Minister's ouster unlikely to slow Sudan's push to get off US 'terror' list

2018-04-21 14:02
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President Omar al-Bashir's dismissal of Sudan's foreign minister, Khartoum's top negotiator with Washington, is unlikely to affect efforts to have Khartoum removed from a US "terrorism" blacklist, experts say.

On Thursday, Bashir sacked Ibrahim Ghandour, who headed negotiations with Washington that in October helped lift a decades-old US trade embargo on Khartoum.

His dismissal comes amid an economic crisis in the African country and his replacement, who has yet to be named, is set to inherit a complicated case load.

Ghandour, the first official to publicly raise concerns over Sudan's economic crisis, was fired a day after he said in parliament that Sudanese diplomats abroad had not been paid in months.

But analysts say his sacking is not expected to derail ties between Khartoum and Washington, which have warmed since the sanctions were lifted.

"Ghandour's loss will be felt, but his going won't change Khartoum's policy direction," Magnus Taylor, Sudan analyst at the International Crisis Group, told AFP.

By dismissing Ghandour, Khartoum is not changing its "moderate" policy towards Washington, he said.

"Generally, Sudanese are focused on getting themselves out of the SSTL," Taylor said, referring to Washington's State Sponsors of Terrorism List.

Although Washington lifted sanctions imposed in 1997 over Khartoum's alleged support of Islamist militant groups, it has kept Sudan on the blacklist along with Iran, Syria and North Korea.

Al-Qaeda founder Osama bin Laden lived in Sudan between 1992 and 1996.

Officials say the US terror tag prevents international banks from doing business with Khartoum, in turn hampering Sudan's economic revival.

Ghandour had been pushing for Khartoum's removal from the blacklist in a bid to obtain much needed foreign loans.

"He was useful for negotiations with the US because people thought they can deal with him as he was reasonable, eloquent and intelligent," Taylor said.

"But Sudan will bring someone else who can do that kind of job."

 'Complicated file' 

Sudan is saddled with a foreign debt of more than $50bn, which makes securing new loans even more difficult, experts say.

After a November meeting with Ghandour in Khartoum, US Deputy Secretary of State John Sullivan had said that Washington was ready to begin discussing Sudan's removal from the blacklist.

"We are prepared... to engage with them on all that would be required to have them removed from the list of state sponsors of terrorism," Sullivan said.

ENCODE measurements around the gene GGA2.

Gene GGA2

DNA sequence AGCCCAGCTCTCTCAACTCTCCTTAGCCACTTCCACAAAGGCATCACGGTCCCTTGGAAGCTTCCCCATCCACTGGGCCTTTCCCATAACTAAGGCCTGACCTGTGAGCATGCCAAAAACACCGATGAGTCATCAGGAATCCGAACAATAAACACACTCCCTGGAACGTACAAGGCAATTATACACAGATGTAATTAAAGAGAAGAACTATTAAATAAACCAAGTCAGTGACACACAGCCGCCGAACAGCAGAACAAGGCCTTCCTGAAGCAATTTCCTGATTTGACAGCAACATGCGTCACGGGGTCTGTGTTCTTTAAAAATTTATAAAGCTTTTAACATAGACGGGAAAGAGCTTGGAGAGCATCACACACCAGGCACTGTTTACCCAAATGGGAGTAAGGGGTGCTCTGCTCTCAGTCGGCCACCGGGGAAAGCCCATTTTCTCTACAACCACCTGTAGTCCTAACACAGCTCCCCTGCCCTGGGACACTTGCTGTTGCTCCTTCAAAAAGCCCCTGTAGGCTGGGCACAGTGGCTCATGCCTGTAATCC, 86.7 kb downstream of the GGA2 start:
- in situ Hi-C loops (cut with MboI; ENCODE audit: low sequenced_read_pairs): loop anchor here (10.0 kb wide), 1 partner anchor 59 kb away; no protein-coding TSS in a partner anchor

But lobby groups like the Washington-based Enough Project have warned against it.

"Even while sharing some intelligence with the CIA, the Sudan regime has maintained extensive ties with active extremist organisations and clerics within Sudan," wrote Enough Project founder John Prendergast in an article in February.

Khartoum's growing cooperation in areas of intelligence-sharing with Washington helped lift the sanctions, US officials say.

Meanwhile, experts said that Ghandour's successor will need a long time to build confidence with his regional and international counterparts, especially while negotiating controversial issues like the Grand Renaissance Nile Dam that Ethiopia is building.

"His successor will need a long time to understand such a complicated file and to build confidence with Egyptians and Ethiopians," said prominent Sudanese columnist Faisal Saleh.

Ghandour, largely respected by his regional counterparts, hosted talks this month with Egypt and Ethiopia over the project, but the discussions failed to break an ongoing deadlock.

Ethiopia's $4bn dam has triggered tensions with Egypt as Cairo fears the dam will reduce water supplies from the River Nile to Egypt once operational.

Egypt relies almost completely on the Nile for irrigation and drinking water, and says it has "historic rights" to the river.

Ghandour's comments on the absence of diplomatic salaries were illustrative of Sudan's larger economic crisis, experts said.

Sudan's overall economy was hit hard after the south separated from the north in 2011, taking with it about 75% of greater Sudan's oil earnings.

A surging inflation rate of about 56%, regular fuel shortages and rising prices of food items have triggered sporadic anti-government protests in Khartoum.

"What they need is a bail out," said Taylor.

"They are saddled with an enormous amount of debt. What he said is evidence of something much more serious."

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